BIM and the need for industry change

Opentree is supporting two Constructing Excellence events in October 2018, promoting BIM and the need for industry change. It is interesting to contrast and compare the experiences of delivering ICT solutions in the mechanical engineering sector and in architecture, engineering and construction (AEC). Opentree has history with both sectors, but AEC has tended to lag […]

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Opentree is supporting two Constructing Excellence events in October 2018, promoting BIM and the need for industry change.

It is interesting to contrast and compare the experiences of delivering ICT solutions in the mechanical engineering sector and in architecture, engineering and construction (AEC). Opentree has history with both sectors, but AEC has tended to lag in its digital transformation.

This is hardly surprising. Construction is conservative and risk-averse, and also highly cost-conscious. Moreover, many of the senior personnel in many AEC firms learned their professional skills when paper-based deliverables were very much the norm.

However, the last 15 years have seen the pace of digitisation gradually accelerate. As the relative costs of ICT hardware and software have dropped, sophisticated tools have become more affordable in a cost-conscious industry which previously under-invested in ICT. Cloud computing reduced reliance on in-house data centres and ICT expertise. Consumer-grade mobile devices have became ubiquitous, while the social media explosion has changed how we create, distribute and consume content.

Not just BIM and technology

In the built environment sector, the government’s push of building information modelling (BIM) has also helped promote digital transformation since 2009. But it would be wrong to think the industry simply needs to invest in new technologies.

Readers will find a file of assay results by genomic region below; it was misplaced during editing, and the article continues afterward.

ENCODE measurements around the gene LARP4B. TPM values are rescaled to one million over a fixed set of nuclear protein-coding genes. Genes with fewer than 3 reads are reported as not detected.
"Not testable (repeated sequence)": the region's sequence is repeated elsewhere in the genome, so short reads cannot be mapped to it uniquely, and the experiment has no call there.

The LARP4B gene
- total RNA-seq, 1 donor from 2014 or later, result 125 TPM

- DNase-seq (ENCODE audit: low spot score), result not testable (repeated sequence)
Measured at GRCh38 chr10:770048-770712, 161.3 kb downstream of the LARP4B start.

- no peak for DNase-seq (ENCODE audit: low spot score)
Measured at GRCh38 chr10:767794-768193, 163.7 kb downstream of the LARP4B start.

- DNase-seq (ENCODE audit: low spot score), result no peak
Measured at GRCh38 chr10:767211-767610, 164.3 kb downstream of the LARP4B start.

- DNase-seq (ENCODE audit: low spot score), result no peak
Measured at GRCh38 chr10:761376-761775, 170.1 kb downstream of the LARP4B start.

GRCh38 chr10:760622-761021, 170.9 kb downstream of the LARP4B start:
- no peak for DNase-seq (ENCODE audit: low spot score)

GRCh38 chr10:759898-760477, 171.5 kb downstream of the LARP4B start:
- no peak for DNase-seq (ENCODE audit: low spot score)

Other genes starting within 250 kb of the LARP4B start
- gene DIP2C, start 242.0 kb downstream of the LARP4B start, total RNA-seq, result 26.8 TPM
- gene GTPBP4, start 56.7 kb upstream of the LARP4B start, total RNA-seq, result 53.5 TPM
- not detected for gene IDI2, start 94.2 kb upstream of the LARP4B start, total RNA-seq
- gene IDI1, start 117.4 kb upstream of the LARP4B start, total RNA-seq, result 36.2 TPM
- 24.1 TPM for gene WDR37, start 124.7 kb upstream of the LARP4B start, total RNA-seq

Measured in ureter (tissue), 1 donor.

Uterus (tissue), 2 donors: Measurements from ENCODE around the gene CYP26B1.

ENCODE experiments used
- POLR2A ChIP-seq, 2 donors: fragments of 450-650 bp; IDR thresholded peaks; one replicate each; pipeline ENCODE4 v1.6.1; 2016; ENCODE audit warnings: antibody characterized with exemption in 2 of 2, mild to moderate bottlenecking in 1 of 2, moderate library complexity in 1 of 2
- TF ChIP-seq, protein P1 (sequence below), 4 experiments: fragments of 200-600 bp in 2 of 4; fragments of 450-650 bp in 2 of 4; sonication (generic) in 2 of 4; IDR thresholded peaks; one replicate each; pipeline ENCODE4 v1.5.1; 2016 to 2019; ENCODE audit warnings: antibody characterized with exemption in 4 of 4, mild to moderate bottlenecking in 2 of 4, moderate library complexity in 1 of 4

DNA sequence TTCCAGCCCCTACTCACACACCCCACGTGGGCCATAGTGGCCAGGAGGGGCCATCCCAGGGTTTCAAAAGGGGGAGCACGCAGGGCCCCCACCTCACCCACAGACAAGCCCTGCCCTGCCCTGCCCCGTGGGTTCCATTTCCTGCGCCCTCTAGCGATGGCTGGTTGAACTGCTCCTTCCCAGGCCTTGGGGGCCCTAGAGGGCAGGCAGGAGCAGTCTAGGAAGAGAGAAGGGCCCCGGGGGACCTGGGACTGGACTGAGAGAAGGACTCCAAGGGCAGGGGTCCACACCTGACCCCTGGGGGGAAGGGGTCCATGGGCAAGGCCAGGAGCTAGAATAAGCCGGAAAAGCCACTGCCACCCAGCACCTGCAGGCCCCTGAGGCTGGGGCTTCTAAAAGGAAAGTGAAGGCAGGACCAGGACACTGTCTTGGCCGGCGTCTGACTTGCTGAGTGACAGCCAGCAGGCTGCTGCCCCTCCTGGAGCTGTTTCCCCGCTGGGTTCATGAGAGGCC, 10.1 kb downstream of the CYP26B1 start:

The government and other forward-looking client businesses are demanding wider changes to how the AEC industry works. Short-term adversarial business models are being rejected in favour of longer-term business relationships founded on collaborative processes and behaviours; government is shifting from lowest price tendering to demanding best whole life value; and, rather than seeking bespoke project solutions, industry clients are looking at greater standardisation and increased use of offsite manufacturing techniques.

Constructing Excellence

Constructing Excellence logo - CE's digital theme group champions the adoption of BIM and other technologiesOne AEC organisation that is trying to facilitate such changes is Constructing Excellence. Founded in 2003, CE has long championed collaborative working and the adoption of common systems and processes to support integrated teams. As a pan-industry organisation, its members include clients, contractors, consultants, manufacturers and materials suppliers, and CE has welcomed government initiatives that seek to reform the industry’s culture as a necessary step in lowering project costs, shortening project delivery programmes, improving carbon performance, and enhancing the competitiveness of the UK construction industry.

For example, CE has applauded the recently-published Construction Sector Deal. This warns “the current business model of the construction sector is not sustainable,” and stresses three strategic areas for change (one of them highlighting the data opportunity):

  1. Digital techniques to deliver better, more certain results during the construction and operation of buildings, including optimal performance during the life of the building.
  2. Offsite manufacturing to minimise wastage, inefficiencies and delays, speeding up construction and reducing disruption.
  3. Whole life asset performance to shift focus from the costs of construction to the costs of a building across its life cycle, particularly its use of energy.

Opentree is pleased to be supporting two forthcoming conferences organised by Constructing Excellence in north-east England. First, we will be exhibiting at the CENE Construction Summit 2018 entitled “Driving the Need for Change” at Newcastle’s Marriott Gosforth Park Hotel on 3 October (more details here). Just over a week later, CE is collaborating with the Chartered Institute of Building to hold a conference in central Newcastle about BIM, entitled “BIM: from confused to comfortable” on 11 October (more details here – coincidentally, one of the speakers will be BIM Strategy’s John Adams who we recently welcomed to Opentree’s Teesside office to learn about Cabinet; see our previous blog post).

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